Are you having trouble opening up a specific photo when using certain software?
Have you always wondered when you should use PNG versus JPG, and what the difference even is?
Chances are, unless you’re a graphic designer, you don’t automatically know what these different photo formats mean. Yet, understanding their differences can make your life much easier, as working with images can become complicated.
Don’t get overwhelmed; just read our guide below to learn the various common photo formats.
JPEG: Joint Photographic Experts Group
JPEG, also known as JPG, is one of the most popular image formats that you’ll find.
JPEGs are known for having “lossy compression,” which means the quality of the photo will decrease as the file size also reduces.
JPEGs can be used in Microsoft documents, on the internet, and for high-resolution printing projects. Just always be aware of the resolution of the image as you change the file size.
GIF: Graphics Interchange Format
You’ve probably seen a GIF today in its animated form, most likely used as a pop culture reference under a Twitter post. However, they are not always animated.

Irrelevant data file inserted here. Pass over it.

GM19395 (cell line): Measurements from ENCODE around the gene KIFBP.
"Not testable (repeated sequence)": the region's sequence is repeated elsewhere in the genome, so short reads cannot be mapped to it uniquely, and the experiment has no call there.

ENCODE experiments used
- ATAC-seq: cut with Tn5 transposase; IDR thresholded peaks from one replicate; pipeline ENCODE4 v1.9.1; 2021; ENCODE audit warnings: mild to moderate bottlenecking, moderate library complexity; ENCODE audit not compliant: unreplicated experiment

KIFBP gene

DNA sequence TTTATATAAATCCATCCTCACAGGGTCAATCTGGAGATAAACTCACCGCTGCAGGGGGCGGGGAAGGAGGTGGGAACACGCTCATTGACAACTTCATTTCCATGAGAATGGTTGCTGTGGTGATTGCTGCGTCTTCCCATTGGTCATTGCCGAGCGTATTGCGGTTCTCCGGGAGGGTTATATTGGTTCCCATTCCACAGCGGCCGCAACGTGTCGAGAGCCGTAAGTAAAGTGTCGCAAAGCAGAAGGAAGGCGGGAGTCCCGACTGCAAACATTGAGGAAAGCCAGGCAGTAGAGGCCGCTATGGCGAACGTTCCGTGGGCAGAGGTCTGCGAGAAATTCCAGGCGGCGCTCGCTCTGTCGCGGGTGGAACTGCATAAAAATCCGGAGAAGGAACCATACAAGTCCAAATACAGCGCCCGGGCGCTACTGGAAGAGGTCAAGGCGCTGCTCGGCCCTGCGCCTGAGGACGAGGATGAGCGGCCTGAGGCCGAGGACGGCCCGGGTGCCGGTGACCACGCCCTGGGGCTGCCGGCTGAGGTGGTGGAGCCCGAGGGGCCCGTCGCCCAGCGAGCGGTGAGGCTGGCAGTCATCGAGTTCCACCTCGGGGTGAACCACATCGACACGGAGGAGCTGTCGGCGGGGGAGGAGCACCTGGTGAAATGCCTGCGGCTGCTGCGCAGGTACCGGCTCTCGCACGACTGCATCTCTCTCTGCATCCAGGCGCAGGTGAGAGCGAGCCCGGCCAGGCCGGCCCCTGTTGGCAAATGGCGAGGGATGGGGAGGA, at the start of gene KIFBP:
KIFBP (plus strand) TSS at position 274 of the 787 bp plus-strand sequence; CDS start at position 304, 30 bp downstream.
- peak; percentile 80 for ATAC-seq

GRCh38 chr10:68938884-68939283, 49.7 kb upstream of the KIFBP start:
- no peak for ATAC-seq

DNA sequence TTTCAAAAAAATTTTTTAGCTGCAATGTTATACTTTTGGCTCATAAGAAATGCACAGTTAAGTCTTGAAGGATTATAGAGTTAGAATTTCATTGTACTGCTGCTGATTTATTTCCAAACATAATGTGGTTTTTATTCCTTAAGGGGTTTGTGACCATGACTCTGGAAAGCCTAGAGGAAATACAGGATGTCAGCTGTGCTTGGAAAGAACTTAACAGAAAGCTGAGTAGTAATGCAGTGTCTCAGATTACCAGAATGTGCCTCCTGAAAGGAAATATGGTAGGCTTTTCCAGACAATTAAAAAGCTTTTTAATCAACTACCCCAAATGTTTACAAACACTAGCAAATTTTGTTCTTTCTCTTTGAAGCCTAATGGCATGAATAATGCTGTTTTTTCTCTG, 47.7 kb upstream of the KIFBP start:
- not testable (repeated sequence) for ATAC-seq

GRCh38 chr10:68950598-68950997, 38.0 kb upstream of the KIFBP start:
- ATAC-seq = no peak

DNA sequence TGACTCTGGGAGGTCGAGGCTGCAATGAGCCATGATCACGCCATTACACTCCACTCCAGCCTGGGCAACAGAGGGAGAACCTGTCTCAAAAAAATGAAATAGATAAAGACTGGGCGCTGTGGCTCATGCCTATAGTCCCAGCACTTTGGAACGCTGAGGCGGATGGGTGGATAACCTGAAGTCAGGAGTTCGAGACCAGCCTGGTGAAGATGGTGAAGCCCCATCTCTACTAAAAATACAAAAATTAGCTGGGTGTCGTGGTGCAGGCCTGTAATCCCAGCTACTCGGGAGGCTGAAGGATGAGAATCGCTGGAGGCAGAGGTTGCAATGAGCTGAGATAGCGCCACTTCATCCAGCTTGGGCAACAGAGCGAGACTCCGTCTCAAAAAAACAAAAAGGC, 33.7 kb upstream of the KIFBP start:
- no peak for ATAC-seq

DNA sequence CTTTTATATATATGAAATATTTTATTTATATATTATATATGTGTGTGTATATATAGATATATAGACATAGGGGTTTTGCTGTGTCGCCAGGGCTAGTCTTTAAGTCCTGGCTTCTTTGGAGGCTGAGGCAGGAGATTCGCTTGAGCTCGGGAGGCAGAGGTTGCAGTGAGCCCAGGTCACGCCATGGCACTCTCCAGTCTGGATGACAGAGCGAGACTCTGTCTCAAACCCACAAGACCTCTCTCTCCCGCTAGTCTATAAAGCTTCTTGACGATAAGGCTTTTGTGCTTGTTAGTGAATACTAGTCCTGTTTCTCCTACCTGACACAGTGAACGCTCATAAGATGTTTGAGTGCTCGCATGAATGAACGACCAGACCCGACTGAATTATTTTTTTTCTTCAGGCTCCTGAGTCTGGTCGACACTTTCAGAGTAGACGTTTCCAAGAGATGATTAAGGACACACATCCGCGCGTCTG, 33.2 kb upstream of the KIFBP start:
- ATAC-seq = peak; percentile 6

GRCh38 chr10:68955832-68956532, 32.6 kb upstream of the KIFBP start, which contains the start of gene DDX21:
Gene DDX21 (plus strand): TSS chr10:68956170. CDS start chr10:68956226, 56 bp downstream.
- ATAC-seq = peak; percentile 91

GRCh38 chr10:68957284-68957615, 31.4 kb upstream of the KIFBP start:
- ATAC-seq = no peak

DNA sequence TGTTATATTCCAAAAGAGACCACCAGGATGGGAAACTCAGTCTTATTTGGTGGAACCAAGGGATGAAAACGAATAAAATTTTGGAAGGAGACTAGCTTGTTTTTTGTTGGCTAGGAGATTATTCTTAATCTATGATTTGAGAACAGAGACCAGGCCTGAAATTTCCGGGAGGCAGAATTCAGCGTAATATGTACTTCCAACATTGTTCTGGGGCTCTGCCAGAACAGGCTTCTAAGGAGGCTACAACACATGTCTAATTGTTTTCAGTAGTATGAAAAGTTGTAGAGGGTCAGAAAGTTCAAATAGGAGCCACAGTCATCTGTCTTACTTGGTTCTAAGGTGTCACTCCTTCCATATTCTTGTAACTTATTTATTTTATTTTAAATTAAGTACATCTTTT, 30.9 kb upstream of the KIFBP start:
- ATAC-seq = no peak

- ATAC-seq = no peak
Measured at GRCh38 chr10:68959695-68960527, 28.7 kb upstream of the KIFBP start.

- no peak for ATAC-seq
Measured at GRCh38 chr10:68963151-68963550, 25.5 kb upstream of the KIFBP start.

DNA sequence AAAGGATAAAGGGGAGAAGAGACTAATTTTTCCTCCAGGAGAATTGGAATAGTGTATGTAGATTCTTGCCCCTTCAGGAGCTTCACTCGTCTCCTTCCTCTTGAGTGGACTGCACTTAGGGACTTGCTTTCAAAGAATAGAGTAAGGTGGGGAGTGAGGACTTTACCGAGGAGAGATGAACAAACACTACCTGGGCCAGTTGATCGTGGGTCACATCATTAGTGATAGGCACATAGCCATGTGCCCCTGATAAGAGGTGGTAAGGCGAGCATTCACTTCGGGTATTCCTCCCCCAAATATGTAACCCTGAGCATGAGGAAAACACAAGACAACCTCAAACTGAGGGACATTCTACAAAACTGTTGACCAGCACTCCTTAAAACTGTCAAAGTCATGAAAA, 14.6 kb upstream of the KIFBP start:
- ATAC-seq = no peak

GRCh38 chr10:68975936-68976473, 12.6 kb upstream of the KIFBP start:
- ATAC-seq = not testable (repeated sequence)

GIFs in their basic form are created from a collection of 256 colors that are in the RGB colorspace. Because they have this limited number of colors, the file size is much smaller.
These image file formats are especially popular for images that need to load quickly without a high resolution, as the small file size allows it much easier.
PNG: Portable Network Graphics
PNGs are not suitable for print but are perfect for web projects. When saving a photo, you can use a variety of colors on a transparent background, which allows a much sharper image to be created.
While the PNG format is a lower resolution than other formats, you can edit them, making them larger or smaller without losing quality.
To learn more about how to convert png to jpg, click here.
TIFF: Tagged Image File Format
TIFFs are large files that have “lossless compression,” meaning that no matter how much you copy, save, or re-compress the file, it will never lose quality.
Yet, websites that use TIFF image file extensions will take much longer to load due to the large file size. Instead, use TIFFs to save images that will be printed instead of using them on the internet.
Use This Guide to Master the Common Photo Formats
Learning about the common photo formats may seem a bit daunting at first, but it can help you be more efficient with your time as you work with various images. Never again will you be unable to open your picture because it’s in the wrong format.
Review the formats above, and be an expert the next time you run into an image issue.
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